Often, hot desking areas, quiet zones or collaborative spaces can be booked with an internal app across single or multiple office locations.

Similarly, the appreciation of mental health means that many businesses may look to create tech-free zones or meetings that encourage staff to leave their laptops and phone out of arms reach.


Corporate identity

Creating a workplace that enhances the corporate identity of the business that occupies it is also conducive to nurturing creativity and promoting productivity amongst the staff that work there.

Increased investment in quality can create a prime commercial space and a welcoming environment that is more likely to offer an experience or “a destination” to visitors and customers.

Similarly, taking a sustainable approach to design and furniture is a key consideration for most employees. Sustainable initiatives are another string to the bow of businesses; it can help to attract talent and customers whilst providing another differentiator from competitors.


A greater appreciation of health has meant that many more employees are opting to run or cycle into work rather than take public transport. Consequently, the need for buildings to provide adequate amenities like bike racks, showers and lockers has become more necessary than ever.

Many landlords had already begun to convert basement floors (the least valuable from a leasing perspective) into areas that provided these amenities, now it is clear that they were ahead of the trend.

Additionally, hospitality businesses will seek property that has the ability to offer customers outdoor space. The more fortunate hospitality and leisure businesses were able to accommodate customers far better, and sooner, than their indoor-only competitors.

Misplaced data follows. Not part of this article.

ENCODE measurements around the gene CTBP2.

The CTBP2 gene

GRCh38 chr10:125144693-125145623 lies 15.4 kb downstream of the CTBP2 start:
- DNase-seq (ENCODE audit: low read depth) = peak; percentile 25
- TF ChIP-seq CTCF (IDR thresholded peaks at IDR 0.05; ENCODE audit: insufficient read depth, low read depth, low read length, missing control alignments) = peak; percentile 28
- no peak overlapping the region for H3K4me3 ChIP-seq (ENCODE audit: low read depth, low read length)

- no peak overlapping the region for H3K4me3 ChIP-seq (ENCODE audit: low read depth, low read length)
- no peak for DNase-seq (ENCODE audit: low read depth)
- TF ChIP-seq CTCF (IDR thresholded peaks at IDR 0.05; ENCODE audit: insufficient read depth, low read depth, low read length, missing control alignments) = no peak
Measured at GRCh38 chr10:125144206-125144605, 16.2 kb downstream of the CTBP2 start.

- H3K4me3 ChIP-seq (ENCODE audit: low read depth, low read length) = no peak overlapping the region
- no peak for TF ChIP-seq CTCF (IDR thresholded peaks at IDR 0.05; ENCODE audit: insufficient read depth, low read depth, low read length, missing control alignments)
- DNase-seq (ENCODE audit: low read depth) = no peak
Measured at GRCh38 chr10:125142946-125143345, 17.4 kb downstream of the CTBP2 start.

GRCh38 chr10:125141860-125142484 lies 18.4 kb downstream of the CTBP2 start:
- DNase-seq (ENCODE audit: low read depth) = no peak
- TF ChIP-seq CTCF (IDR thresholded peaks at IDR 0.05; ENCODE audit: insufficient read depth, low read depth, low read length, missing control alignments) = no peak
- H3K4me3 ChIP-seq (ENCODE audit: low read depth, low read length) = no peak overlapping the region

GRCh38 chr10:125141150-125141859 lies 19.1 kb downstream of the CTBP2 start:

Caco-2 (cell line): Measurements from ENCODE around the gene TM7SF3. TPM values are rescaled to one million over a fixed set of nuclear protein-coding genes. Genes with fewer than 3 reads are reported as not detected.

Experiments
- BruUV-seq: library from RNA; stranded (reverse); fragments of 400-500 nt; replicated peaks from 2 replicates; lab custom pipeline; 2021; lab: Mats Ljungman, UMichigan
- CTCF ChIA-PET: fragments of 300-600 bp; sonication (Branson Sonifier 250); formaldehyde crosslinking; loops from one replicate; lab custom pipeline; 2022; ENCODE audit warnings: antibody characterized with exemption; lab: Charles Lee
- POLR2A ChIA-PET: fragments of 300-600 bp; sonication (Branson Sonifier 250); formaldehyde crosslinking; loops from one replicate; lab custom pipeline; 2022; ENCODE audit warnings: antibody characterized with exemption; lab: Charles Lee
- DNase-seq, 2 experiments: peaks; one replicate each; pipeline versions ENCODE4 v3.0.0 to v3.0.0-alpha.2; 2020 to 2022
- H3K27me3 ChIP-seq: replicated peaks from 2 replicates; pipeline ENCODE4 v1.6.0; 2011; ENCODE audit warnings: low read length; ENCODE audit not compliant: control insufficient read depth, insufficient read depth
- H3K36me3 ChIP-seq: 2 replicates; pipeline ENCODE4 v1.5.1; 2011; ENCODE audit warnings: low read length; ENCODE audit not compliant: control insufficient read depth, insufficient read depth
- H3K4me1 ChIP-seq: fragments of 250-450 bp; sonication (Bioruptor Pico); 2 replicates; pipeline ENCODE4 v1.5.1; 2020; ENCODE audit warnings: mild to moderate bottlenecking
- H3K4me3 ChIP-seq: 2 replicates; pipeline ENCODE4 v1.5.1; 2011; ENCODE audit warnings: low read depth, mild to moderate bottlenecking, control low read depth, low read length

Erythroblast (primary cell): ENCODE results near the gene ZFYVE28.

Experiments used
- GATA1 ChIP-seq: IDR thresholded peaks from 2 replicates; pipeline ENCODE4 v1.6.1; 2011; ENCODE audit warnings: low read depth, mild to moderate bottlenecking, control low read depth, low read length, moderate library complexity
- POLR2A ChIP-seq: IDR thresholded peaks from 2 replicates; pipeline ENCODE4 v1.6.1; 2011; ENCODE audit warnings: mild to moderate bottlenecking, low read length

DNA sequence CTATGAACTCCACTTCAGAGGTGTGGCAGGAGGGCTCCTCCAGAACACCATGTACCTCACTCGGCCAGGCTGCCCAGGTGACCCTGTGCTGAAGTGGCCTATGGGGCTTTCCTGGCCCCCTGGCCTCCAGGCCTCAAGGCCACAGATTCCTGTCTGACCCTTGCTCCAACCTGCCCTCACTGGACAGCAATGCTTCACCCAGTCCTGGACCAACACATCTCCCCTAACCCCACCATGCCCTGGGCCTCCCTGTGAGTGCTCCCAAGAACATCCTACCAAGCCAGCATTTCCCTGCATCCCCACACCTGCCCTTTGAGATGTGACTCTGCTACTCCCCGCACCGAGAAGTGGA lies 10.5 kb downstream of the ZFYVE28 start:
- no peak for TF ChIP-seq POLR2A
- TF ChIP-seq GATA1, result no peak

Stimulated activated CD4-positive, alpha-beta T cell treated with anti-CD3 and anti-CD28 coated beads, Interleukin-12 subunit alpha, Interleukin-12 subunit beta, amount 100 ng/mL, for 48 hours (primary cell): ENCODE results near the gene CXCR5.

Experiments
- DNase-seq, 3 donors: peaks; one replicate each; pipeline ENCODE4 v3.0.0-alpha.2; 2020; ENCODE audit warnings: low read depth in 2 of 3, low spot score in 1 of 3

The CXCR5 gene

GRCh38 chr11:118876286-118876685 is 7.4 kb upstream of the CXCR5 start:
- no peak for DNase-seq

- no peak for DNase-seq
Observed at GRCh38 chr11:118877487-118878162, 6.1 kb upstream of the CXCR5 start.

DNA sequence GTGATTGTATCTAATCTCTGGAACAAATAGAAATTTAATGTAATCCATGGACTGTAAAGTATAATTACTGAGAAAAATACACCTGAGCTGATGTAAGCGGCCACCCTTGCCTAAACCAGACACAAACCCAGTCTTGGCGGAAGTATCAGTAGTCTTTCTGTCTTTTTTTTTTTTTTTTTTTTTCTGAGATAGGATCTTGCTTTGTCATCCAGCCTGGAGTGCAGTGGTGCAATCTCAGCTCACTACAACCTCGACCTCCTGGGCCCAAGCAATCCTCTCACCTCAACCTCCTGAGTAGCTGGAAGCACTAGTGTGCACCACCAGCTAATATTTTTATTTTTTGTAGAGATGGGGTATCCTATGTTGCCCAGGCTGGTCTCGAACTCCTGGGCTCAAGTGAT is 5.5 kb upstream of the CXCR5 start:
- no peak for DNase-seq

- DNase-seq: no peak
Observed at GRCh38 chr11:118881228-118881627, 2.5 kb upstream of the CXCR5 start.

Technology will be an integral consideration for the workplace, providing a more cohesive experience to link those working from other locations to those based in the central office.

Similarly, many businesses are opting to enhance their central office with greater investment into IT/AV technology. This “hub and club” model designates the office as a space for meetings, presentations and collaboration.

Additionally, an expansion in the use of the Internet of Things will tie-in with greater appreciation for health and wellbeing.

Clever tech can be used to monitor, amongst many other elements, air quality, light levels and areas of dense usage in offices and shop floors, providing key data to inform future design changes.

Excellent air quality, in particular, has been in high demand over the past year, along with a hyper-awareness of cleanliness that has accelerated the implementation of touch-free technology across all workplaces.


Click here for more information surrounding the post-pandemic future for commercial tenants.

Join Us For Free

We provide our members with tailored advice, support, access to detailed industry reports, a member-recommended Trusted Supplier Directory and much more.

Other Articles

Get in Touch

If you would like to discuss the content of this article, please do get in touch and we'll get back to you shortly.